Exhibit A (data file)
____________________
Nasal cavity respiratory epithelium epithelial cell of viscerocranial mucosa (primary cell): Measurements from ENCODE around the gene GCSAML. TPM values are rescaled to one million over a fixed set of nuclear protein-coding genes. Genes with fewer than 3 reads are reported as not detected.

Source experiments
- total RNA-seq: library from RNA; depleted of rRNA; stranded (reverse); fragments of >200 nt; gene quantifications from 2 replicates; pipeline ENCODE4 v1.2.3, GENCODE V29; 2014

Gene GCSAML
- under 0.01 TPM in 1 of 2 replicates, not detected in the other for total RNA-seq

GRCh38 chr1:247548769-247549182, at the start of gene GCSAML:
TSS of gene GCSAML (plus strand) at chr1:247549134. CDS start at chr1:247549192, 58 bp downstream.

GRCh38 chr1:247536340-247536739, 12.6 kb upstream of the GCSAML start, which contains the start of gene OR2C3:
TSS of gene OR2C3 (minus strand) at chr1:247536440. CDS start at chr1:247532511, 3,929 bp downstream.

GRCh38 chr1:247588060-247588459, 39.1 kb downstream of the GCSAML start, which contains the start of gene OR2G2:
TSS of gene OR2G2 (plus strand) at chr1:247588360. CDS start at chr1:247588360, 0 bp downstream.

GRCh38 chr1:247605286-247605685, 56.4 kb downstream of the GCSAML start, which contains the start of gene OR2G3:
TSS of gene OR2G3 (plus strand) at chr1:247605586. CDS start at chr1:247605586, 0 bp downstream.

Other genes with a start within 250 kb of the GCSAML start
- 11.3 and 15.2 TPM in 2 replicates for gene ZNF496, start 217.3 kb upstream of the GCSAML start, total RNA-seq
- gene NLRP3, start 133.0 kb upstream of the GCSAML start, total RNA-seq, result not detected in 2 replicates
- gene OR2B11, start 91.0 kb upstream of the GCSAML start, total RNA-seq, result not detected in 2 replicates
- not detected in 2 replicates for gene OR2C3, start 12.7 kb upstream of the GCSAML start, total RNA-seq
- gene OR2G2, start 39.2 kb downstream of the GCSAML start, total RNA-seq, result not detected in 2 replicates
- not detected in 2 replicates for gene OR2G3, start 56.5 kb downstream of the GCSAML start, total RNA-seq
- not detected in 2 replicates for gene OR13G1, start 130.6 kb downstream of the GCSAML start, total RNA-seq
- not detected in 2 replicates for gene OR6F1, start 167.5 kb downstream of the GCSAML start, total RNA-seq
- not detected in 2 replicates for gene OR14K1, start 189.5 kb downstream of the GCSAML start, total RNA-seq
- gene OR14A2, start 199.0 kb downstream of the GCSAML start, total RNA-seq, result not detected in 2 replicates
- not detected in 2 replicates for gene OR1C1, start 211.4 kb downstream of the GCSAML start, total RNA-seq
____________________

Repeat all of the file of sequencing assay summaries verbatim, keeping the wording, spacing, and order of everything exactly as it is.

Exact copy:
Nasal cavity respiratory epithelium epithelial cell of viscerocranial mucosa (primary cell): Measurements from ENCODE around the gene GCSAML. TPM values are rescaled to one million over a fixed set of nuclear protein-coding genes. Genes with fewer than 3 reads are reported as not detected.

Source experiments
- total RNA-seq: library from RNA; depleted of rRNA; stranded (reverse); fragments of >200 nt; gene quantifications from 2 replicates; pipeline ENCODE4 v1.2.3, GENCODE V29; 2014

Gene GCSAML
- under 0.01 TPM in 1 of 2 replicates, not detected in the other for total RNA-seq

GRCh38 chr1:247548769-247549182, at the start of gene GCSAML:
TSS of gene GCSAML (plus strand) at chr1:247549134. CDS start at chr1:247549192, 58 bp downstream.

GRCh38 chr1:247536340-247536739, 12.6 kb upstream of the GCSAML start, which contains the start of gene OR2C3:
TSS of gene OR2C3 (minus strand) at chr1:247536440. CDS start at chr1:247532511, 3,929 bp downstream.

GRCh38 chr1:247588060-247588459, 39.1 kb downstream of the GCSAML start, which contains the start of gene OR2G2:
TSS of gene OR2G2 (plus strand) at chr1:247588360. CDS start at chr1:247588360, 0 bp downstream.

GRCh38 chr1:247605286-247605685, 56.4 kb downstream of the GCSAML start, which contains the start of gene OR2G3:
TSS of gene OR2G3 (plus strand) at chr1:247605586. CDS start at chr1:247605586, 0 bp downstream.

Other genes with a start within 250 kb of the GCSAML start
- 11.3 and 15.2 TPM in 2 replicates for gene ZNF496, start 217.3 kb upstream of the GCSAML start, total RNA-seq
- gene NLRP3, start 133.0 kb upstream of the GCSAML start, total RNA-seq, result not detected in 2 replicates
- gene OR2B11, start 91.0 kb upstream of the GCSAML start, total RNA-seq, result not detected in 2 replicates
- not detected in 2 replicates for gene OR2C3, start 12.7 kb upstream of the GCSAML start, total RNA-seq
- gene OR2G2, start 39.2 kb downstream of the GCSAML start, total RNA-seq, result not detected in 2 replicates
- not detected in 2 replicates for gene OR2G3, start 56.5 kb downstream of the GCSAML start, total RNA-seq
- not detected in 2 replicates for gene OR13G1, start 130.6 kb downstream of the GCSAML start, total RNA-seq
- not detected in 2 replicates for gene OR6F1, start 167.5 kb downstream of the GCSAML start, total RNA-seq
- not detected in 2 replicates for gene OR14K1, start 189.5 kb downstream of the GCSAML start, total RNA-seq
- gene OR14A2, start 199.0 kb downstream of the GCSAML start, total RNA-seq, result not detected in 2 replicates
- not detected in 2 replicates for gene OR1C1, start 211.4 kb downstream of the GCSAML start, total RNA-seq